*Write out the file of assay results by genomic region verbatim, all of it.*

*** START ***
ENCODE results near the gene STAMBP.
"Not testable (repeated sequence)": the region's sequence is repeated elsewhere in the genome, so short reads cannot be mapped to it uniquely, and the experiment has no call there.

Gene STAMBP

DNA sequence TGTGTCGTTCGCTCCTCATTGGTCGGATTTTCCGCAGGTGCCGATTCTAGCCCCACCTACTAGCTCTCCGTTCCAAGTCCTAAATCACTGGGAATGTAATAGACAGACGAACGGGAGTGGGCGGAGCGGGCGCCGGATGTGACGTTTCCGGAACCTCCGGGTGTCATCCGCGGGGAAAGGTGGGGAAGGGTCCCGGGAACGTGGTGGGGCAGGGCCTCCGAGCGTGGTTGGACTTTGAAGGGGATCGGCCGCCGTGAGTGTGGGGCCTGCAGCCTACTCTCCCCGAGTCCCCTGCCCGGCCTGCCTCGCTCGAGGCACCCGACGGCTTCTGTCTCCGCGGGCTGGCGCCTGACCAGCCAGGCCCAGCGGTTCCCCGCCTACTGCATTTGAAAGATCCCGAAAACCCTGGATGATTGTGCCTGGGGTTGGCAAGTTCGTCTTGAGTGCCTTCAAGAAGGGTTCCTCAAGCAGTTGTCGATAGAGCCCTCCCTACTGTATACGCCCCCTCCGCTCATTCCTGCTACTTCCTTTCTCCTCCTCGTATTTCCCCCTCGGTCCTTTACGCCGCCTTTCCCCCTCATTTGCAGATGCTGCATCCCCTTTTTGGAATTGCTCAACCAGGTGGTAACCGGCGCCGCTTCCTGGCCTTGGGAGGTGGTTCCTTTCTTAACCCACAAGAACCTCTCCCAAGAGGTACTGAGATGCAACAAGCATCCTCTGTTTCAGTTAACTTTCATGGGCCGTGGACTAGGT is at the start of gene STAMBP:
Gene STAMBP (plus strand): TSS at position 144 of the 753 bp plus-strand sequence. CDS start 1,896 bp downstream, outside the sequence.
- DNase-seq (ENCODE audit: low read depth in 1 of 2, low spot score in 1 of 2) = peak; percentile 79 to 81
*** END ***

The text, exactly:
ENCODE results near the gene STAMBP.
"Not testable (repeated sequence)": the region's sequence is repeated elsewhere in the genome, so short reads cannot be mapped to it uniquely, and the experiment has no call there.

Gene STAMBP

DNA sequence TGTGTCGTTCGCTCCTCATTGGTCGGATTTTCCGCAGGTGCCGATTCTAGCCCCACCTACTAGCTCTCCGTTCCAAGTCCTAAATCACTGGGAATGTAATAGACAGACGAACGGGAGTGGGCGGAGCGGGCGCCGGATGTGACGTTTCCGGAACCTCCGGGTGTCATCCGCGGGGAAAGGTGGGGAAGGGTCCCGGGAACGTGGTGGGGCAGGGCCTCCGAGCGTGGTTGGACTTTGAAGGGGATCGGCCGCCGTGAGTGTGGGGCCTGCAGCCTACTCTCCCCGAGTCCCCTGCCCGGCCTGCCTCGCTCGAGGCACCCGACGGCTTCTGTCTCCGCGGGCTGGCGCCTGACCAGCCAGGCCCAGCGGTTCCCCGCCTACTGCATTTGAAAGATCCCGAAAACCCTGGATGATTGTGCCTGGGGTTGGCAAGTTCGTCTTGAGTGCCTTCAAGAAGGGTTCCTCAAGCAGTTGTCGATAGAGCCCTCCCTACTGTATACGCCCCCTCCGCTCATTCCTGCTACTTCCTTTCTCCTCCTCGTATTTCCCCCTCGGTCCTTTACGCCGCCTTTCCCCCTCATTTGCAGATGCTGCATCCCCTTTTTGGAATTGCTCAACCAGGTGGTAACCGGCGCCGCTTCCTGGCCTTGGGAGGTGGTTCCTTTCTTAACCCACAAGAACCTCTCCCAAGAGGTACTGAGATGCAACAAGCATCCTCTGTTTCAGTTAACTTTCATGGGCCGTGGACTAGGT is at the start of gene STAMBP:
Gene STAMBP (plus strand): TSS at position 144 of the 753 bp plus-strand sequence. CDS start 1,896 bp downstream, outside the sequence.
- DNase-seq (ENCODE audit: low read depth in 1 of 2, low spot score in 1 of 2) = peak; percentile 79 to 81